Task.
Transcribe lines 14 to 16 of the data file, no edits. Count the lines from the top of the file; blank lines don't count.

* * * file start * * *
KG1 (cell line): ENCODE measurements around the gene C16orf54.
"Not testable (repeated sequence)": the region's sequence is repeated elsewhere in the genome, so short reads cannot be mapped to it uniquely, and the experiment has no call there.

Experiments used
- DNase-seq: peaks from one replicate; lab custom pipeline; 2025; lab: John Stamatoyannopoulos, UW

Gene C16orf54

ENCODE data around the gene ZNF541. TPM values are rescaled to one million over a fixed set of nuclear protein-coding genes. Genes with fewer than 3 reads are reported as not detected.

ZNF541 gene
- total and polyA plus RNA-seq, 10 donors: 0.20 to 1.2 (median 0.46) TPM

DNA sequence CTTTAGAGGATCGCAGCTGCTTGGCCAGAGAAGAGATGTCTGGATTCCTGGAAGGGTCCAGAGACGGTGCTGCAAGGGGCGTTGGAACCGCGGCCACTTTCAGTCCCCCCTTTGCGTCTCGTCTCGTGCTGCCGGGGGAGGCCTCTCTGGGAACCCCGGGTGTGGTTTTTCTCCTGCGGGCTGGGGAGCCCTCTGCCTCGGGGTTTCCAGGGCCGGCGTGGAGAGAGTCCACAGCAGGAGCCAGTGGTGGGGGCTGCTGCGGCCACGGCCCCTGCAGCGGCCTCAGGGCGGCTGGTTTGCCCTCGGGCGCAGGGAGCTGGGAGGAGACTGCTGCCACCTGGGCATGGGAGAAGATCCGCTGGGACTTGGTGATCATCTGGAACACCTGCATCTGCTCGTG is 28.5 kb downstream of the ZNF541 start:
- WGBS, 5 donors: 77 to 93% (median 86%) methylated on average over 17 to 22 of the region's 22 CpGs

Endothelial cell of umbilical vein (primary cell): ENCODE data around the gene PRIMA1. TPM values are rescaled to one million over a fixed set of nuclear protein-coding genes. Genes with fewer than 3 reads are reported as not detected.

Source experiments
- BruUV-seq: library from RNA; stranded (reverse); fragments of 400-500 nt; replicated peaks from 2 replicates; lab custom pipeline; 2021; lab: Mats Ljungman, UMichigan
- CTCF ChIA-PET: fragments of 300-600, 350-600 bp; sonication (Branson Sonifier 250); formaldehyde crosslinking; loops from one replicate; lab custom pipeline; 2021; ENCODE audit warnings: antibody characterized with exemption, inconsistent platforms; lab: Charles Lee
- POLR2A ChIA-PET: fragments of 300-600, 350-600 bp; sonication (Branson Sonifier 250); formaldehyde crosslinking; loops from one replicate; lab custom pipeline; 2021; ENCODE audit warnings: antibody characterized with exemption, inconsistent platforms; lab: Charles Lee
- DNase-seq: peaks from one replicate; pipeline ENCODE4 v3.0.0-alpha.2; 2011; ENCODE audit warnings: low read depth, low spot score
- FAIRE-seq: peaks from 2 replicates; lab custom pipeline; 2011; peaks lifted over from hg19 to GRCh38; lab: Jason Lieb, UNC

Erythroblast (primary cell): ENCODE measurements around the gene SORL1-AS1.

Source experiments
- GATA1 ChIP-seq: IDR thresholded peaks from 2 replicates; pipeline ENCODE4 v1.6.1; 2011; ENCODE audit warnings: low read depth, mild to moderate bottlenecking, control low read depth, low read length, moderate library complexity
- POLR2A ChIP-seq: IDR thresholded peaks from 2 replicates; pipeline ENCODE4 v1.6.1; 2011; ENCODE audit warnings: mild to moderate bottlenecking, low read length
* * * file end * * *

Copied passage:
- CTCF ChIA-PET: fragments of 300-600, 350-600 bp; sonication (Branson Sonifier 250); formaldehyde crosslinking; loops from one replicate; lab custom pipeline; 2021; ENCODE audit warnings: antibody characterized with exemption, inconsistent platforms; lab: Charles Lee
- POLR2A ChIA-PET: fragments of 300-600, 350-600 bp; sonication (Branson Sonifier 250); formaldehyde crosslinking; loops from one replicate; lab custom pipeline; 2021; ENCODE audit warnings: antibody characterized with exemption, inconsistent platforms; lab: Charles Lee
- DNase-seq: peaks from one replicate; pipeline ENCODE4 v3.0.0-alpha.2; 2011; ENCODE audit warnings: low read depth, low spot score